So what was the purpose of the session? Why did the South Africans plan this session on behalf of Africa? I reduced all their ambitions to at least the following messages:

  • The establishment of science and technology infrastructure is key to solving vexing developmental challenges facing Africa. This cannot be the responsibility of governments alone-various stakeholders can take part. And this includes development partners and foundations working in various regions of Africa.
  • The generation of scientific knowledge lies at the heart of solutions to Africa’s challenges. However Africa lacks research and technological capacity. This is an area that governments and development partners can work on, in particular by strengthening civil society and the private sector on many innovations that can respond to issues of health, environment, infrastructure and transport among others.
  • Africa is prioritising science and technology in its development plans both at national and regional levels. Many of the countries in the continent are now science and technology driven economies. As one presenter put it, ‘Africa is hoping to regain leadership in science and technology which historically was begun in the continent any way’.
  • However for all this to have resonance there is a need to bring science and society together. Only by embedding science and technology in the society can its innovations become tools for development. This for me was perhaps the main reason for the session and the principal message I am taking home.

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One response to “Embedding Science and Technology in Society?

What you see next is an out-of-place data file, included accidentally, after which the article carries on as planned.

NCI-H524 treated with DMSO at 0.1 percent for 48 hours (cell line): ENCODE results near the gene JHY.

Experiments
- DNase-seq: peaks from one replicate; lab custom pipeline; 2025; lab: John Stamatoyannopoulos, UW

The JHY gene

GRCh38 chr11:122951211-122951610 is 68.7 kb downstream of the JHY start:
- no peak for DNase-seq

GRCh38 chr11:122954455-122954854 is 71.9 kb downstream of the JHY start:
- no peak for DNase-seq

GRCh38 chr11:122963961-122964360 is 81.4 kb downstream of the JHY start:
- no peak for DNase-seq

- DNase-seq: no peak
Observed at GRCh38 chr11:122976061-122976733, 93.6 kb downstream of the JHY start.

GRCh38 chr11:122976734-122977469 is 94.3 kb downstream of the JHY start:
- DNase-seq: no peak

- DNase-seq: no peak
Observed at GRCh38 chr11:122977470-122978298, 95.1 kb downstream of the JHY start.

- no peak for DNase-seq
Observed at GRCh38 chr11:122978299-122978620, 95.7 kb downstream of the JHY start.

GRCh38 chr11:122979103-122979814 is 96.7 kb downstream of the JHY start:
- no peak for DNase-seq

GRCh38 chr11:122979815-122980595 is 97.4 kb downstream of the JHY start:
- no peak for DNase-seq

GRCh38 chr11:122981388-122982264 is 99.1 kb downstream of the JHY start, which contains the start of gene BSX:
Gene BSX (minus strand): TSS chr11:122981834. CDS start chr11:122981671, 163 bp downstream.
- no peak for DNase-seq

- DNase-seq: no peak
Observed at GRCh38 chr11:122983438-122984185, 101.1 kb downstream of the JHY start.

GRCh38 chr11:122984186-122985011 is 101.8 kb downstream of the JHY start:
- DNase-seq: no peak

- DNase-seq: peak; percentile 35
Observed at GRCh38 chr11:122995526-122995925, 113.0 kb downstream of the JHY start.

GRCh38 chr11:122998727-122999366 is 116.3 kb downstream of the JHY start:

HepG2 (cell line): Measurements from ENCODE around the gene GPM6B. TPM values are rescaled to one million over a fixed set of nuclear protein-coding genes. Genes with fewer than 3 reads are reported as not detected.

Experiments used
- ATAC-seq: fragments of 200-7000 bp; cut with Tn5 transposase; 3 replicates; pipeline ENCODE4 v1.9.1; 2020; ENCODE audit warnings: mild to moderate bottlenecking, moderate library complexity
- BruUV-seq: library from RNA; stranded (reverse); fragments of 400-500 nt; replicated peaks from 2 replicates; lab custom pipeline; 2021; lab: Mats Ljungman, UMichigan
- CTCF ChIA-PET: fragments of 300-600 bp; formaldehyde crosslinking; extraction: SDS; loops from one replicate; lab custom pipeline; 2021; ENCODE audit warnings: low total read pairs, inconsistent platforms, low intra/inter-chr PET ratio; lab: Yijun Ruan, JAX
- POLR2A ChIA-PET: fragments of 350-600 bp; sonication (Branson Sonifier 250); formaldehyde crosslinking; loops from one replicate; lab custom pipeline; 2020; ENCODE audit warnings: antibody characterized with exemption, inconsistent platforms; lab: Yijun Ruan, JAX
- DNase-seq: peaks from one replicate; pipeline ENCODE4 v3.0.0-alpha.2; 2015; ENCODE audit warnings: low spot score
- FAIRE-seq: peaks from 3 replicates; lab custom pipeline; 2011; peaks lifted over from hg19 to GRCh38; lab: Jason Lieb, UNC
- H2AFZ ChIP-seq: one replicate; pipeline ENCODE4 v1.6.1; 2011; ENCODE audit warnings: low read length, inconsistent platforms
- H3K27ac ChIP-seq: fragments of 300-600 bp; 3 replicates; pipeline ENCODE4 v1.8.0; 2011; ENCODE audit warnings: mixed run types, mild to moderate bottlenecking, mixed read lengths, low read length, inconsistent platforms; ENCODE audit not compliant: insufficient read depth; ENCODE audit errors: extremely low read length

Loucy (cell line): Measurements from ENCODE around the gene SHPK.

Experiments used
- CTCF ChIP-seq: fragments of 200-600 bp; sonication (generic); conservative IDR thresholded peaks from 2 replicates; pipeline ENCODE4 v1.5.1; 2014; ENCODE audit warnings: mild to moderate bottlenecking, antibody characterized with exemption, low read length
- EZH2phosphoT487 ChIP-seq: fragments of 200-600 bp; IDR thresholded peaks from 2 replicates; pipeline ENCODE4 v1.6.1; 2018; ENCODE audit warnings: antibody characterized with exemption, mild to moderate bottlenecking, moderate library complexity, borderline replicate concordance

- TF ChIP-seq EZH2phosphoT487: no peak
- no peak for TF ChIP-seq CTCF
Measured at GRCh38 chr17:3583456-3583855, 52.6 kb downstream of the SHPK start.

1. Paul Sixpence

    I must admit that the concept that you are discussing in this article is very important but quite vexing for most practitioners in civil society. Most civil society practitioners in Africa are more concerned and conversant with political issues. When it comes to the importance of technology in spurring the development of Africa, most practitioners knowledge is limited; it starts and ends on the fact that we need to embrace new technologies for Africa to develop.

    To me, this is not enough. The development question is diverse and quite varied. African nation-states have varied developmental challenges in relation to their contemporary socio-economic and political standing.

    I am not amused that the presenters were using lots of technical and high sounding jargon. What it simply means is that they do not understand what they were talking about and whatever they were talking about is quite divorced to the immediate technological solutions that people in Africa need to solve their challenges.

    When you get to rural Goromonzi were i come from and tell them of satellite this, that they will certainly think you are crazy. Surely if one understood what they were talking about and were sure that people at the grassroots will benefit from such technology then it wont be difficult to put it in simpler and clearer terms. For instance, instead of going head over heels, bending backwards over forwards you simple need to tell people of the advantages of satellite technology to their everyday lives…for instance how it will improve cellular communications, attract investment to marginalised rural communities and bring services closer to people such as banks etc.

    Dr. Moyo, thanks for the thought provoking and stimulating article.